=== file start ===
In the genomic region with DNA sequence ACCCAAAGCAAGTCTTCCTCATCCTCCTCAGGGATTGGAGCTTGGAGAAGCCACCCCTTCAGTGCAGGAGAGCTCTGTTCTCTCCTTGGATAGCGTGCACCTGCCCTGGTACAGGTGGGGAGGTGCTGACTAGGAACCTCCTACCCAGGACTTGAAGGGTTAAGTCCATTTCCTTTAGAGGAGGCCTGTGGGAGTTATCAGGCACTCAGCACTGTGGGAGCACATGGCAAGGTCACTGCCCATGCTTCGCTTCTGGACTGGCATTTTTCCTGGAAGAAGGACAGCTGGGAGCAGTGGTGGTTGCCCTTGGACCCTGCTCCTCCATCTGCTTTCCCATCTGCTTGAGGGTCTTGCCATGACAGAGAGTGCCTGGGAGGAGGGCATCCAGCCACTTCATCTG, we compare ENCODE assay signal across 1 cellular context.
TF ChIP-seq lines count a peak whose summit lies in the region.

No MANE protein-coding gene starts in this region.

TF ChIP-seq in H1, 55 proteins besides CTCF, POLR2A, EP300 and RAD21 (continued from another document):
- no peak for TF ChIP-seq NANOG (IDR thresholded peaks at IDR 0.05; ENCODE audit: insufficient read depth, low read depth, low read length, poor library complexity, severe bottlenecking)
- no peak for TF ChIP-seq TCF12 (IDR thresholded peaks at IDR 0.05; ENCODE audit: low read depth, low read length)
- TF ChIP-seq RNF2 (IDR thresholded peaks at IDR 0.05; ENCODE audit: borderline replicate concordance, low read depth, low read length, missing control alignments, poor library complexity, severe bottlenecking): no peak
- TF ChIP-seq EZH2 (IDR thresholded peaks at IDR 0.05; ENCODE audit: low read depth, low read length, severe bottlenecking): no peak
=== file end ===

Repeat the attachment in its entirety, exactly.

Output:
In the genomic region with DNA sequence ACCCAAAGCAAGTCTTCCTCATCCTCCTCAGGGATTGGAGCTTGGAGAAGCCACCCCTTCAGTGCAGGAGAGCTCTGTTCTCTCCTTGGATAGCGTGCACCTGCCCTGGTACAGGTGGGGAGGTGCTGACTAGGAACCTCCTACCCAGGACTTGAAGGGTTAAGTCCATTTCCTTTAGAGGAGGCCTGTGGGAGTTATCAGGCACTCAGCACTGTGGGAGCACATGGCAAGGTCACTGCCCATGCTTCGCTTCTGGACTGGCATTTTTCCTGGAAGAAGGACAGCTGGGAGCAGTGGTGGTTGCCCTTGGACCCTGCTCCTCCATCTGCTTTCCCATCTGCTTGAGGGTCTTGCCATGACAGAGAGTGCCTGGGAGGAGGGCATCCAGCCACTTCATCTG, we compare ENCODE assay signal across 1 cellular context.
TF ChIP-seq lines count a peak whose summit lies in the region.

No MANE protein-coding gene starts in this region.

TF ChIP-seq in H1, 55 proteins besides CTCF, POLR2A, EP300 and RAD21 (continued from another document):
- no peak for TF ChIP-seq NANOG (IDR thresholded peaks at IDR 0.05; ENCODE audit: insufficient read depth, low read depth, low read length, poor library complexity, severe bottlenecking)
- no peak for TF ChIP-seq TCF12 (IDR thresholded peaks at IDR 0.05; ENCODE audit: low read depth, low read length)
- TF ChIP-seq RNF2 (IDR thresholded peaks at IDR 0.05; ENCODE audit: borderline replicate concordance, low read depth, low read length, missing control alignments, poor library complexity, severe bottlenecking): no peak
- TF ChIP-seq EZH2 (IDR thresholded peaks at IDR 0.05; ENCODE audit: low read depth, low read length, severe bottlenecking): no peak